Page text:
Federation Brings CUs, Coops Together as Part of International Year of Cooperatives

Contact: Rafael O. Morales, Public Affairs & West Coast Program Officer ● 212-809-1850, ext. 206 ●

More than 125 representatives from cooperatives across New York City gathered at the Ford Foundation yesterday for the launch of New York: Building a Cooperative City, a year-long campaign that seeks to bring the various cooperative sectors in New York City together to learn, collaborate and promote the cooperative model. The initial host committee for the campaign was convened by the National Federation of Community Development Credit Unions (Federation), and the launch followed by one day the proclamation by United Nations Secretary General Ban Ki-Moon of 2012 being the International Year of Cooperatives.

CUNA President/CEO Bill Cheney was among the credit union dignitaries on-hand to address the group. He described the excitement the International Year of Cooperatives is generating locally and across the globe. “It is an uplifting experience to celebrate the International Year of Cooperatives at the United Nations and here at this event in New York City,” he said. “What better time to showcase the cooperative spirit, than during this special year?”

Participants also heard from New York City Council Speaker Christine Quinn, a strong supporter of community development credit unions (CDCUs), and community development in general, across the Big Apple. Quinn spoke to the assembled group and presented a proclamation declaring Tuesday as Cooperative Day in the 5 Boroughs. The proclamation was co-signed by 20 council members, demonstrating the broad and deep support cooperatives enjoy across New York.

Federation President/CEO Cliff Rosenthal described the significance of the gathering. “For the first time, we have brought together representatives from across cooperative sectors in New York: credit unions; food, housing, and worker co-ops; and others,” he said. “We estimate that between us all, more than one-million New Yorkers are members of cooperatives.”

One of the main goals of the campaign is to raise awareness of the role co-ops play in people’s lives. “Many people actually do not fully realize that they are members and owners of their cooperatives,” Rosenthal continued. “Not all credit unions market prominently the fact that they are financial cooperatives, and we think this is a huge opportunity to spread that message to the masses,” Rosenthal said.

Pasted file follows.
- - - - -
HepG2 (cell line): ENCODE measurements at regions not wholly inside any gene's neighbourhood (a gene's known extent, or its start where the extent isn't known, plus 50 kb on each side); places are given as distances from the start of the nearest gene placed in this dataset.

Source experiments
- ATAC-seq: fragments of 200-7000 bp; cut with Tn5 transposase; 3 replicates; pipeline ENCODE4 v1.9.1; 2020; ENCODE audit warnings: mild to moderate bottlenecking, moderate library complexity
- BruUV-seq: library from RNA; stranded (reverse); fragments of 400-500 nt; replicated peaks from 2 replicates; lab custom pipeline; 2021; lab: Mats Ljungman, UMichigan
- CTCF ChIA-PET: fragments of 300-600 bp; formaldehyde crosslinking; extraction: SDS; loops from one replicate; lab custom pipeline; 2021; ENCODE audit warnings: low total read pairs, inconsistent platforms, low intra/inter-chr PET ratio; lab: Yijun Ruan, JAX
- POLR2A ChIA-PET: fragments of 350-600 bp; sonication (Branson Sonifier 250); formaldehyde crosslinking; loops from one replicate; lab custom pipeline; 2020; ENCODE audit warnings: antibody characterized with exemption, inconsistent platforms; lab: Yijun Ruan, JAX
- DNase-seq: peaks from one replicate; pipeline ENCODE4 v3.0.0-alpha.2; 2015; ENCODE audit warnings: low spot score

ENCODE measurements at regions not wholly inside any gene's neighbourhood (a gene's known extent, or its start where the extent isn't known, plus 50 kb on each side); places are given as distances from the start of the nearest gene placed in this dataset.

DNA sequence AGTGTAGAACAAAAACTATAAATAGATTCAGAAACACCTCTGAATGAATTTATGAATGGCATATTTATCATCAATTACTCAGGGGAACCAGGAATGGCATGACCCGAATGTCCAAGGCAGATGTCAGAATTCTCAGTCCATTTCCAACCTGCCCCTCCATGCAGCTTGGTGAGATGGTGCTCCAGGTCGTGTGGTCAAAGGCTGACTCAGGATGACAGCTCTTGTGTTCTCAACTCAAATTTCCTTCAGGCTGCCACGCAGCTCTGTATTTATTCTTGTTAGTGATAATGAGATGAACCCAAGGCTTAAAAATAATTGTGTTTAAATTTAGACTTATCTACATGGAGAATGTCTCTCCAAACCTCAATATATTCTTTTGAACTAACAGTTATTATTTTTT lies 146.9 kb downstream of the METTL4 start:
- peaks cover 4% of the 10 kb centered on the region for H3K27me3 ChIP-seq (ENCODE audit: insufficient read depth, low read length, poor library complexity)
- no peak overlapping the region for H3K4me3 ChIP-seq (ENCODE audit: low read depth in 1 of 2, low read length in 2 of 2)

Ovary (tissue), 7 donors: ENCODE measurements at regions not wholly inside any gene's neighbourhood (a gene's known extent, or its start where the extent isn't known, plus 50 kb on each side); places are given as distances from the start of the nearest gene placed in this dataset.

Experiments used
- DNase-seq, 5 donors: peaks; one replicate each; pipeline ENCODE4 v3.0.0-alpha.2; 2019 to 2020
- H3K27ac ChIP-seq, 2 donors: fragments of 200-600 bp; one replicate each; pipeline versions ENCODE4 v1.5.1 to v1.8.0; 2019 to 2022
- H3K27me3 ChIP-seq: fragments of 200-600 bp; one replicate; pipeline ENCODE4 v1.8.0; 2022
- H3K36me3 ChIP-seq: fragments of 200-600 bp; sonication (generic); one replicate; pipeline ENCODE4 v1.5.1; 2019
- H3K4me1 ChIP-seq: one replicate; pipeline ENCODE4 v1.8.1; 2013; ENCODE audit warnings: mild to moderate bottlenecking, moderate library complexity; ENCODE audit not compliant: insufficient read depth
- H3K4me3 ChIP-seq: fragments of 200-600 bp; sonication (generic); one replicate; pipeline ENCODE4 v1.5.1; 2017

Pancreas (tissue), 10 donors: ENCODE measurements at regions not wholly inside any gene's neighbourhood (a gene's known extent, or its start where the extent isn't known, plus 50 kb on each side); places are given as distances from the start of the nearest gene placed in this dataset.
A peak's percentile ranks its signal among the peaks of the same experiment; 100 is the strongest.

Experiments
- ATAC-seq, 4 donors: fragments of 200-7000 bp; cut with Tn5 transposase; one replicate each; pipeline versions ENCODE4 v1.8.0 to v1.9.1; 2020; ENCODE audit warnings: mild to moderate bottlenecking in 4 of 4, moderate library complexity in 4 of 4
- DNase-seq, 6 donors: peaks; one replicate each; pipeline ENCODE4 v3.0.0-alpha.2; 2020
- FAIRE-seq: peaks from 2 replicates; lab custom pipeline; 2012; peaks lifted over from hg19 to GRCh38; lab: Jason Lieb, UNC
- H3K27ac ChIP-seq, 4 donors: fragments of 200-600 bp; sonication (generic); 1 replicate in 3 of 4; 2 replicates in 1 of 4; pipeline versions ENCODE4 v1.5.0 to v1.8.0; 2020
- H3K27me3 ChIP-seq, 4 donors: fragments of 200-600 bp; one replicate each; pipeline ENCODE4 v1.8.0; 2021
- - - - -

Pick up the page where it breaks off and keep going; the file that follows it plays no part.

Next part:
A highlight for many at the event was hearing from international cooperative leaders, including Charles Gould, Director-General of the International Cooperative Alliance, and Dame Pauline Green, President of the International Cooperative Alliance.  The program opened with Gould, who described the goals of the International Year of Cooperatives, and ended with an arousing speech by Dame Green.

The day prior, Rosenthal, Cheney, CDCU representatives and leaders from the National Cooperative Business Association attended the International Year of Cooperatives launch ceremonies at the United Nations. “Nearly 300 representatives of cooperatives from 52 countries came to the United Nations and 19 member states delivered messages of support and solidarity for our movement,” explained Rosenthal. “It was truly inspiring to hear the diversity of cooperative voices from across the globe and the common ideals that unite us all.”

Other guests of note at the Federation event included Mary Martha Fortney, CEO of the National Association of State Credit Union Supervisors (NASCUS) and Charles E. Snyder, President & CEO of the National Consumer Cooperative Bank (NCB). 

The launch of New York: Building a Cooperative City was supported by the Council of New York Housing Cooperatives and the National Cooperative Bank.


The National Federation of Community Development Credit Unions (Federation) is a certified CDFI Intermediary representing more than 240 community development credit unions (CDCUs).  The Federation’s member CDCUs provide credit, savings, transaction services and financial education to more than 1.7 million residents of low-income urban, rural and reservation-based communities across the United States, and hold over $11 billion in community-controlled assets.  The Federation also represents 50 Community Development Partners, some of the nation’s largest credit unions with a special commitment to serving low-income communities.  Founded in 1974, the Federation is headquartered in Lower Manhattan with offices in Colorado Springs, CO; Madison, WI; and San Francisco, CA.   The Federation offers a wide range of advocacy, educational, training, investment, marketing, and outreach programs to support and assist CDCUs.  For more information about the Federation and its programs, please visit:


© 2011 National Federation of Community Development Credit Unions.

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